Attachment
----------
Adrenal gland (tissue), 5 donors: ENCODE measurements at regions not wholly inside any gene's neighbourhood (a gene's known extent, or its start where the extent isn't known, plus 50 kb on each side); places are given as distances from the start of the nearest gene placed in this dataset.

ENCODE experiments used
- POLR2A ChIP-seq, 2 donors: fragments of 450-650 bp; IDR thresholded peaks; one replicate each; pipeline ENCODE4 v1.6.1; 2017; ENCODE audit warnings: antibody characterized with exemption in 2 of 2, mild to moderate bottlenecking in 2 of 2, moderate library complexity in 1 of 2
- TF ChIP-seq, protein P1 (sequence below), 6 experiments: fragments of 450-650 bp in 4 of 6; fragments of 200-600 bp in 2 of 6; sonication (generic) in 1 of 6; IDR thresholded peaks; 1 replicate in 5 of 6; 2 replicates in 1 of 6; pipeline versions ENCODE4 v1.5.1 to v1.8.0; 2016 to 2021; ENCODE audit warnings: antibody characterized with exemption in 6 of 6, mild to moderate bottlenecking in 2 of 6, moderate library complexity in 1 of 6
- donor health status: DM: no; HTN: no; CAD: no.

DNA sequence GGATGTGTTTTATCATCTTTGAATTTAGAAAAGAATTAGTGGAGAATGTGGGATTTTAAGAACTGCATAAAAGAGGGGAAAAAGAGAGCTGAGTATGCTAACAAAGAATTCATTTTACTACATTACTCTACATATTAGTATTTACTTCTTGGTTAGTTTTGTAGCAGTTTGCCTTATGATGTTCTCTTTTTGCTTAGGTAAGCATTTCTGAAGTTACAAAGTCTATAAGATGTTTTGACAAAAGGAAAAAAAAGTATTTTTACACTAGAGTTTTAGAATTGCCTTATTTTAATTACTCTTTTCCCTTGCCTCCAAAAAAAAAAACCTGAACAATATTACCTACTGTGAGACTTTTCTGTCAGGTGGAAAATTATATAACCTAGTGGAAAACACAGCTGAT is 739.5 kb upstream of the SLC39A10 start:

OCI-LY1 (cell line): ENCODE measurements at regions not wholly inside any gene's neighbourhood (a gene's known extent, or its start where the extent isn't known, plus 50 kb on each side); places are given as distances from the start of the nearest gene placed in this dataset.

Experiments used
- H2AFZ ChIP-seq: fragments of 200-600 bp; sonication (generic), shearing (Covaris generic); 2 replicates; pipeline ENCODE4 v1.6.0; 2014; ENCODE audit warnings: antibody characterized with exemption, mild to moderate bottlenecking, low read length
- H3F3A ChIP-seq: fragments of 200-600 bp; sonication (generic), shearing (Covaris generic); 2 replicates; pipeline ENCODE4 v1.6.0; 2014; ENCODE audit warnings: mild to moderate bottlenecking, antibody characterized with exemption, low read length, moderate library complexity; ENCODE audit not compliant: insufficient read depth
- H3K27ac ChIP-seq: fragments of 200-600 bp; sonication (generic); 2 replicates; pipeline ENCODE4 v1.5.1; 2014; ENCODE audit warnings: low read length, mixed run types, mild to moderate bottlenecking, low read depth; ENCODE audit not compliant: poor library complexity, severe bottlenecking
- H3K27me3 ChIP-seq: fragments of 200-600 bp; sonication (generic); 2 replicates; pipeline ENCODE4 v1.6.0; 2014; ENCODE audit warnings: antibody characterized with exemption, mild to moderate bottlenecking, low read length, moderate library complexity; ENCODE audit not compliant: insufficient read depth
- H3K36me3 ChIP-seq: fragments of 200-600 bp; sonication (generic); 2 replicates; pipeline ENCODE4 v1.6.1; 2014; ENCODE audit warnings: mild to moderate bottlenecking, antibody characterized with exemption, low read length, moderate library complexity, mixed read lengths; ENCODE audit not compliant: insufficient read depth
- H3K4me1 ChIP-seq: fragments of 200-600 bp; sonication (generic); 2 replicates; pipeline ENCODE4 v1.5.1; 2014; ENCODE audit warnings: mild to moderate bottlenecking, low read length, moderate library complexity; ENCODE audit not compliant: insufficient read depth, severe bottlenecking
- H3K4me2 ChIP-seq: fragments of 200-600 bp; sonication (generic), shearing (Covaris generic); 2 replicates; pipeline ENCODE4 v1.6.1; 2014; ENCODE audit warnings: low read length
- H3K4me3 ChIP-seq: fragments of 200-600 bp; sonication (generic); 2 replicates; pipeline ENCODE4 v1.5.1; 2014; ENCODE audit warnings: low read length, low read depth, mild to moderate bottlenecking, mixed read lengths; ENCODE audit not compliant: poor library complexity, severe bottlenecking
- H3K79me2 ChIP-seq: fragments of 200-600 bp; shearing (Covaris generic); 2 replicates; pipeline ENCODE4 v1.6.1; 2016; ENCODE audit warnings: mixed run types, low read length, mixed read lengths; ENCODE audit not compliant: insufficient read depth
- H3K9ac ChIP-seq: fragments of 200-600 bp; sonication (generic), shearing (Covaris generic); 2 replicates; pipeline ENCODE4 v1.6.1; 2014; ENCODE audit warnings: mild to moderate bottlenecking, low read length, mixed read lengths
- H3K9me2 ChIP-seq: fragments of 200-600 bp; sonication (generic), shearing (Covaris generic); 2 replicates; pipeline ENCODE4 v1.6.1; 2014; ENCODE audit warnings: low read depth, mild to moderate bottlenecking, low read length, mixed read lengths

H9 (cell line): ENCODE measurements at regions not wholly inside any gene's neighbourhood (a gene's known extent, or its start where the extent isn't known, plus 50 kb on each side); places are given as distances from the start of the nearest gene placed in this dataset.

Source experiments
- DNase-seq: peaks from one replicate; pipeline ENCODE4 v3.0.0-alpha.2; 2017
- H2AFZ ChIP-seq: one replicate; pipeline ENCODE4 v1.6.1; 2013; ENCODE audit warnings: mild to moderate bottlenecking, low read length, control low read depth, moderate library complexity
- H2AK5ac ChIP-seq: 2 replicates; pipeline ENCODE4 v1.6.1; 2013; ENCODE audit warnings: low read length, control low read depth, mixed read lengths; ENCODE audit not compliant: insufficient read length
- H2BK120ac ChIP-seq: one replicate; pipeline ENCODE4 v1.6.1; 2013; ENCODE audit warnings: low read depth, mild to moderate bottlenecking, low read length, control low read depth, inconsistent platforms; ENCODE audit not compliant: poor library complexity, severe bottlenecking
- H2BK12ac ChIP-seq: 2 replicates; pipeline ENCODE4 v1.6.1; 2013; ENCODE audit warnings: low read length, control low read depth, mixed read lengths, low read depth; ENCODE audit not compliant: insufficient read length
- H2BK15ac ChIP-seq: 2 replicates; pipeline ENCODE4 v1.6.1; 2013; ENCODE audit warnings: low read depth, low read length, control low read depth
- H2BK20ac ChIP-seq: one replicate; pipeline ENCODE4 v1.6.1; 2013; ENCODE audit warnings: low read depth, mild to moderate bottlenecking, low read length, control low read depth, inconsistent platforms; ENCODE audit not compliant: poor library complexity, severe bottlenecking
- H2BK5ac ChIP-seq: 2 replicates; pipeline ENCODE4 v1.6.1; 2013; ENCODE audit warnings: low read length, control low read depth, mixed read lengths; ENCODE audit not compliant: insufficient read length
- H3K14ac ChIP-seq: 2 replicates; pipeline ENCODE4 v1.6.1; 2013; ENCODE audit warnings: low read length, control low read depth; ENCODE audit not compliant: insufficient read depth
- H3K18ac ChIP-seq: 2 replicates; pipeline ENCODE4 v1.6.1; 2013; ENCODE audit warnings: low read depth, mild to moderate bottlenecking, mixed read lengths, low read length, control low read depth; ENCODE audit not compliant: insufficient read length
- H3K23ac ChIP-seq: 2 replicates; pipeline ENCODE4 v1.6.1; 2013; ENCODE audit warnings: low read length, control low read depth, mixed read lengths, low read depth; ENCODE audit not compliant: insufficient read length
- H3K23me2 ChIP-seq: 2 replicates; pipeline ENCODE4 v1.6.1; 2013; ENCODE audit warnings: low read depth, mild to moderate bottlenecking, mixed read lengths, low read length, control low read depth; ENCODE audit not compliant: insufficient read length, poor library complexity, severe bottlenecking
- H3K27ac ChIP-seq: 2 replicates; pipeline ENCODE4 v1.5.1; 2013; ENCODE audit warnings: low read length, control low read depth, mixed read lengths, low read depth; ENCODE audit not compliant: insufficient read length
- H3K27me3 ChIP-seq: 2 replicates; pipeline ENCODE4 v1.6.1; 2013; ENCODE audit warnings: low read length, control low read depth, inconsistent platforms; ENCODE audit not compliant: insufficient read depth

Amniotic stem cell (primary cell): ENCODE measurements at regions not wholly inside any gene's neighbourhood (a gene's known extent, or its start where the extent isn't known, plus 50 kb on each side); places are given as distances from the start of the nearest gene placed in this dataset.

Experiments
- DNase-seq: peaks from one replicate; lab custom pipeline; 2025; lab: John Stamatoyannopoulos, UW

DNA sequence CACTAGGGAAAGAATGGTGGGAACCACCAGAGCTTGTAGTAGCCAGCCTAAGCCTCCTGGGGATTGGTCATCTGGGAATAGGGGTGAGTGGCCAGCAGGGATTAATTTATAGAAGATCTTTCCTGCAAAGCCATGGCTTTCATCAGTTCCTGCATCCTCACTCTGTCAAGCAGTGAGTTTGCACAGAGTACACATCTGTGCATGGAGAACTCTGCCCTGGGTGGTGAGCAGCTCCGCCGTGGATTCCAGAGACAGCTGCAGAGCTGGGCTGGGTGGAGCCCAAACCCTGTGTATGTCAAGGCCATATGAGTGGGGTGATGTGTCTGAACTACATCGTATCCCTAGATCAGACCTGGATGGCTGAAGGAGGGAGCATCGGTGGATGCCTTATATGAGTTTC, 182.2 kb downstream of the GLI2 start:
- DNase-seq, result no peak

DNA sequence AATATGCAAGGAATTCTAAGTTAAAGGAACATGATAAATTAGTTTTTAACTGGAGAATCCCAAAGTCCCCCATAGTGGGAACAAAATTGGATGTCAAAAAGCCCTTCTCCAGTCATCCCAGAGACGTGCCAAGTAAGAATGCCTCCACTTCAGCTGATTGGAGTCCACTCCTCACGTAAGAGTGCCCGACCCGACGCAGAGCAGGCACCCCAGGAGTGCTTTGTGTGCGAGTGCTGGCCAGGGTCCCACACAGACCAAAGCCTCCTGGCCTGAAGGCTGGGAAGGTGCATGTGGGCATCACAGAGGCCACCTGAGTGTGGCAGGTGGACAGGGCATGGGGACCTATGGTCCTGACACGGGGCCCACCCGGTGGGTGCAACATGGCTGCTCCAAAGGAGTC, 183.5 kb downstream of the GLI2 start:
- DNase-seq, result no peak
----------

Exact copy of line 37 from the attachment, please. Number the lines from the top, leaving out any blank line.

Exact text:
Experiments